LOOKING AROUND

Iam always taken aback by the behaviour of some people I would expect to be exemplary and reputable. However, I am soon coming to terms with it and learning not to expect people to behave they I always think they should.

As I look around me and in my daily experiences I come to acknowledge that most people at certain age brackets will by default behave in contrast to the norm.

I have noted that for humans or people for that matter to behave a certain way, that there have to be certain limit restrictions on what and how much they can do in order for them to behave accordingly.

New policies and how the people react to them are of particular importance to me because of the way they are resisted and defied at first until consequences to an alternative action are spelt out clearly to them. This has proven effective although it has earned some lectuerers brands like "he's a bad man," and the like making such figures of authority unpopular.

There are many forms of behaviour I have observed among my school mates that are uncouth and beat my understanding and I am sure of any upright minded person. Such as carrying of chairs out of classrooms and later leaving them outside to the
vagaries of nature, entering of hostels with shoes on a rainy day; having a field day? I can not tell, not embracing general cleaning as a healthy life style.

All the above intrigue me and make me want to find out more and the why's of such behavioural patterns and humans.

LOOKING AROUND

Iam always taken aback by the behaviour of some people I would expect to be exemplary and reputable. However, I am soon coming to terms with it and learning not to expect people to behave they I always think they should.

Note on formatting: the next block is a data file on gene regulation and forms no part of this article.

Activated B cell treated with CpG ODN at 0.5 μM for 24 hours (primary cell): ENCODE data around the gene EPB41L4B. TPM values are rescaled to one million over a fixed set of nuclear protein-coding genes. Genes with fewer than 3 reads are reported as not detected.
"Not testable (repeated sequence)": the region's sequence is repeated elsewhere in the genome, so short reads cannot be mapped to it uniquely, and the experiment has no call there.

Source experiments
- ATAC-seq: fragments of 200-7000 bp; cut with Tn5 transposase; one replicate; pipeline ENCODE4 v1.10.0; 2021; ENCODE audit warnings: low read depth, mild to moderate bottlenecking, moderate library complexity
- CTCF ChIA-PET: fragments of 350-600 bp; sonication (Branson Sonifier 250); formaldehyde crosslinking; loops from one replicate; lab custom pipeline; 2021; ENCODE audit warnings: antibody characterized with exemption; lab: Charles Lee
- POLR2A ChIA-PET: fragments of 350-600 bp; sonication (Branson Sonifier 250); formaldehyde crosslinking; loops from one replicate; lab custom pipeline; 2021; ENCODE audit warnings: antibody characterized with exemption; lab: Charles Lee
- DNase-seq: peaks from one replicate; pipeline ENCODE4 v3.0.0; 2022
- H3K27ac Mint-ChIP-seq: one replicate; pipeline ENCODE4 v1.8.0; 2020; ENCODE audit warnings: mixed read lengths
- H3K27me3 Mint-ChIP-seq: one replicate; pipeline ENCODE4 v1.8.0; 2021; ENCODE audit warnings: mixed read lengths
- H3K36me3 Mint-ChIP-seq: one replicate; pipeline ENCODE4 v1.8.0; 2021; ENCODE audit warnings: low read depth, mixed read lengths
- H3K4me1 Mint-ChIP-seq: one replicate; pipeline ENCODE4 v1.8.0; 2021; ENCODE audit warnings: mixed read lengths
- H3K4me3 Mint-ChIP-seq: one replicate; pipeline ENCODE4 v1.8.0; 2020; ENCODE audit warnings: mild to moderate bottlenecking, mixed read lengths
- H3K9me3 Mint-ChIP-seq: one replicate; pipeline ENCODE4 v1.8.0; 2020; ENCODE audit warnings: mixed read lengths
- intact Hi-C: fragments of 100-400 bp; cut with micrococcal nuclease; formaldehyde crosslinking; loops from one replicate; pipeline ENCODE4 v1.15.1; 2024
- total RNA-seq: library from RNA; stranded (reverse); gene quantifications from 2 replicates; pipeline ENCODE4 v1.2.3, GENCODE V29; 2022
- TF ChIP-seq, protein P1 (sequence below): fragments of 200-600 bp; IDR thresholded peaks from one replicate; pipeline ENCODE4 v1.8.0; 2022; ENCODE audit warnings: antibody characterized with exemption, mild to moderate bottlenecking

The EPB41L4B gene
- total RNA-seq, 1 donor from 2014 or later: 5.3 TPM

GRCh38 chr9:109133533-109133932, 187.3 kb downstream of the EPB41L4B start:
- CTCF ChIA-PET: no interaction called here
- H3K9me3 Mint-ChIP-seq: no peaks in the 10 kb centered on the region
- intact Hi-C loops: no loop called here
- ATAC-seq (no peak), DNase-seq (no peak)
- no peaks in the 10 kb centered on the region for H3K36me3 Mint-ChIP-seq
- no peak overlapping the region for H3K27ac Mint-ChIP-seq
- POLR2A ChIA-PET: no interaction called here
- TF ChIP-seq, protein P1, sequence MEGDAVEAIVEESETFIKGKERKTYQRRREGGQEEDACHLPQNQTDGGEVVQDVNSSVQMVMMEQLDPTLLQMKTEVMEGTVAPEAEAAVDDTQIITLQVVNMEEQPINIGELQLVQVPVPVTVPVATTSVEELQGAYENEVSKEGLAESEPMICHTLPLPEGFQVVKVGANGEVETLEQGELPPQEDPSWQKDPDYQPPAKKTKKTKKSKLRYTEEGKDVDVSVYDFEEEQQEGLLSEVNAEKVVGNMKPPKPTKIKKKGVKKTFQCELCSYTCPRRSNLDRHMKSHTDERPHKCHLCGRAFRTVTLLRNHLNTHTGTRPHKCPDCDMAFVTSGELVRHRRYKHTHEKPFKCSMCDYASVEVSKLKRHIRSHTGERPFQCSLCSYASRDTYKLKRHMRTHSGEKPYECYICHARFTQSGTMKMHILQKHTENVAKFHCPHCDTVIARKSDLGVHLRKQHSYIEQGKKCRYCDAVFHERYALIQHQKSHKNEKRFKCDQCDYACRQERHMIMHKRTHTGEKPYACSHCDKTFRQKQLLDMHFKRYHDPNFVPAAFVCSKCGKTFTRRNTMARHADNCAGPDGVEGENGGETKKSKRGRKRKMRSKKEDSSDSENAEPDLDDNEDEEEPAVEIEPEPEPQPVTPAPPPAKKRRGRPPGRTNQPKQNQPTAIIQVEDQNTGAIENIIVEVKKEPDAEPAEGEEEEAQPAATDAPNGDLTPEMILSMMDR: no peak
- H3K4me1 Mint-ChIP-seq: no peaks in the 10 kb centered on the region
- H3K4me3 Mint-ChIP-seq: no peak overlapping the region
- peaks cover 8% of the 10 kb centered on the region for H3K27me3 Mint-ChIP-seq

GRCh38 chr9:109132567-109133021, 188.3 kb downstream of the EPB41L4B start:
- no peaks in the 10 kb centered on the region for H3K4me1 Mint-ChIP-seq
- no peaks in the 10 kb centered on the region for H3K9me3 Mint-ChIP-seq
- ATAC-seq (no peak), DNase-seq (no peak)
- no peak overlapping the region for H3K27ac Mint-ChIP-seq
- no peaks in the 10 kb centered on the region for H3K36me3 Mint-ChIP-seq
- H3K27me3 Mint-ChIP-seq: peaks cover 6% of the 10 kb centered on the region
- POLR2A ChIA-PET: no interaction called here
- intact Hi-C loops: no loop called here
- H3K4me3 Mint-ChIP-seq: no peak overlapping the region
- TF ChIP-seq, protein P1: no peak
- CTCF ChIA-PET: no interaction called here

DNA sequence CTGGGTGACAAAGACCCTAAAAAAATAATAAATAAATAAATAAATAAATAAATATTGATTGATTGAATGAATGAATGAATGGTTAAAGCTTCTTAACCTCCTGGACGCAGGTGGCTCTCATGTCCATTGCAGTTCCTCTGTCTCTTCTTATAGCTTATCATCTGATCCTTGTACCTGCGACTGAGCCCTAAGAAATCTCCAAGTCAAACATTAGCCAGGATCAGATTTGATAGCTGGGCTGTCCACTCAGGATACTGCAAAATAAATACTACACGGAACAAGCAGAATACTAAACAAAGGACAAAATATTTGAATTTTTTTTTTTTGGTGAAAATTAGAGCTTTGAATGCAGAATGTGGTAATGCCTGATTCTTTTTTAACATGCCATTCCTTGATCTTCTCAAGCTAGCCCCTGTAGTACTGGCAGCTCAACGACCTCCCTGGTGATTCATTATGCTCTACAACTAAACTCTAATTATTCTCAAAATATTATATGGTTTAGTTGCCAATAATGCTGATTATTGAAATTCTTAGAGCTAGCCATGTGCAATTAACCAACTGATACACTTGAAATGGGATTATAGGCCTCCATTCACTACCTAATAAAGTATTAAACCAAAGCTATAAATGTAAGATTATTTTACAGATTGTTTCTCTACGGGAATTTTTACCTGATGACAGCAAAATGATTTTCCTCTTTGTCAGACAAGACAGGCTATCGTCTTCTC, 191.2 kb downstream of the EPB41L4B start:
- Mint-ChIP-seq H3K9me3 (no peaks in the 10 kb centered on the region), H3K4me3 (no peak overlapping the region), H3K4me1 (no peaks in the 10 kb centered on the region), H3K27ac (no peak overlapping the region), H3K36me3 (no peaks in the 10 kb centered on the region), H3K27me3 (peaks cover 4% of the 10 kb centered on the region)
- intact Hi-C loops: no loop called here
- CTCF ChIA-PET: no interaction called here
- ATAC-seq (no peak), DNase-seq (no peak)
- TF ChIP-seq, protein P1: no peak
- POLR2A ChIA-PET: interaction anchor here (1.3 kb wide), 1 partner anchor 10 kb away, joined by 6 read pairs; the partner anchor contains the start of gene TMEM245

As I look around me and in my daily experiences I come to acknowledge that most people at certain age brackets will by default behave in contrast to the norm.

I have noted that for humans or people for that matter to behave a certain way, that there have to be certain limit restrictions on what and how much they can do in order for them to behave accordingly.

New policies and how the people react to them are of particular importance to me because of the way they are resisted and defied at first until consequences to an alternative action are spelt out clearly to them. This has proven effective although it has earned some lectuerers brands like “he’s a bad man,” and the like making such figures of authority unpopular.

There are many forms of behaviour I have observed among my school mates that are uncouth and beat my understanding and I am sure of any upright minded person. Such as carrying of chairs out of classrooms and later leaving them outside to the vagaries of nature, entering of hostels with shoes on a rainy day; having a field day? I can not tell, not embracing general cleaning as a healthy life style.

All the above intrigue me and make me want to find out more and the why’s of such behavioural patterns and humans.